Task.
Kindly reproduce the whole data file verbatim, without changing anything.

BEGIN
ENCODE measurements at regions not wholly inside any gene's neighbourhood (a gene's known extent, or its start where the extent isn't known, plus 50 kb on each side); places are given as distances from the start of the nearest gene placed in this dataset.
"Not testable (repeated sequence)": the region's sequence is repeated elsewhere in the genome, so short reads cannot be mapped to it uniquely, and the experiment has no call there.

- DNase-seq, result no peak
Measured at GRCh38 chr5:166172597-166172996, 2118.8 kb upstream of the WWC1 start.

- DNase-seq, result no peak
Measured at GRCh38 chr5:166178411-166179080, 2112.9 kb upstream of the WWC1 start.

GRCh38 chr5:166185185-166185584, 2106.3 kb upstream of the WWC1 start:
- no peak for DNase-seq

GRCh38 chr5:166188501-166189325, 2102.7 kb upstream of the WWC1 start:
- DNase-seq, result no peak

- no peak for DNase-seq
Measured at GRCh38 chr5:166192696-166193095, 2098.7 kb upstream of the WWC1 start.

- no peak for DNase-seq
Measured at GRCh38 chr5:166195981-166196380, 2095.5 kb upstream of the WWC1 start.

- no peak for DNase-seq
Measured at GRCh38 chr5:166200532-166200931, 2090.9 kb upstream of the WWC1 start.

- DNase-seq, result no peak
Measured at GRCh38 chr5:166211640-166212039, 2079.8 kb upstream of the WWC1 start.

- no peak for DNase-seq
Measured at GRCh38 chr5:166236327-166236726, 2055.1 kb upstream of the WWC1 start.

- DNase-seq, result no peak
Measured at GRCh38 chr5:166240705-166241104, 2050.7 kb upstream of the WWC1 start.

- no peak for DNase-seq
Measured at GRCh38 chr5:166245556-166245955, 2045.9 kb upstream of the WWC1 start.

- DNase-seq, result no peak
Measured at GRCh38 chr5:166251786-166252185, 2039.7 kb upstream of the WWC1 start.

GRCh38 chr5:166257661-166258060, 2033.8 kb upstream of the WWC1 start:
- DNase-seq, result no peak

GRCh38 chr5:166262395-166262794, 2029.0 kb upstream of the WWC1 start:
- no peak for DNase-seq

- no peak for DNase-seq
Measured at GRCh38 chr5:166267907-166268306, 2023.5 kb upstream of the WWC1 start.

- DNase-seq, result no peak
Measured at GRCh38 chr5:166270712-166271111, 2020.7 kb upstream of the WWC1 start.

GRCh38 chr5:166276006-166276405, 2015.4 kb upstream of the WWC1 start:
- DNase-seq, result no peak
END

ENCODE measurements at regions not wholly inside any gene's neighbourhood (a gene's known extent, or its start where the extent isn't known, plus 50 kb on each side); places are given as distances from the start of the nearest gene placed in this dataset.
"Not testable (repeated sequence)": the region's sequence is repeated elsewhere in the genome, so short reads cannot be mapped to it uniquely, and the experiment has no call there.

- DNase-seq, result no peak
Measured at GRCh38 chr5:166172597-166172996, 2118.8 kb upstream of the WWC1 start.

- DNase-seq, result no peak
Measured at GRCh38 chr5:166178411-166179080, 2112.9 kb upstream of the WWC1 start.

GRCh38 chr5:166185185-166185584, 2106.3 kb upstream of the WWC1 start:
- no peak for DNase-seq

GRCh38 chr5:166188501-166189325, 2102.7 kb upstream of the WWC1 start:
- DNase-seq, result no peak

- no peak for DNase-seq
Measured at GRCh38 chr5:166192696-166193095, 2098.7 kb upstream of the WWC1 start.

- no peak for DNase-seq
Measured at GRCh38 chr5:166195981-166196380, 2095.5 kb upstream of the WWC1 start.

- no peak for DNase-seq
Measured at GRCh38 chr5:166200532-166200931, 2090.9 kb upstream of the WWC1 start.

- DNase-seq, result no peak
Measured at GRCh38 chr5:166211640-166212039, 2079.8 kb upstream of the WWC1 start.

- no peak for DNase-seq
Measured at GRCh38 chr5:166236327-166236726, 2055.1 kb upstream of the WWC1 start.

- DNase-seq, result no peak
Measured at GRCh38 chr5:166240705-166241104, 2050.7 kb upstream of the WWC1 start.

- no peak for DNase-seq
Measured at GRCh38 chr5:166245556-166245955, 2045.9 kb upstream of the WWC1 start.

- DNase-seq, result no peak
Measured at GRCh38 chr5:166251786-166252185, 2039.7 kb upstream of the WWC1 start.

GRCh38 chr5:166257661-166258060, 2033.8 kb upstream of the WWC1 start:
- DNase-seq, result no peak

GRCh38 chr5:166262395-166262794, 2029.0 kb upstream of the WWC1 start:
- no peak for DNase-seq

- no peak for DNase-seq
Measured at GRCh38 chr5:166267907-166268306, 2023.5 kb upstream of the WWC1 start.

- DNase-seq, result no peak
Measured at GRCh38 chr5:166270712-166271111, 2020.7 kb upstream of the WWC1 start.

GRCh38 chr5:166276006-166276405, 2015.4 kb upstream of the WWC1 start:
- DNase-seq, result no peak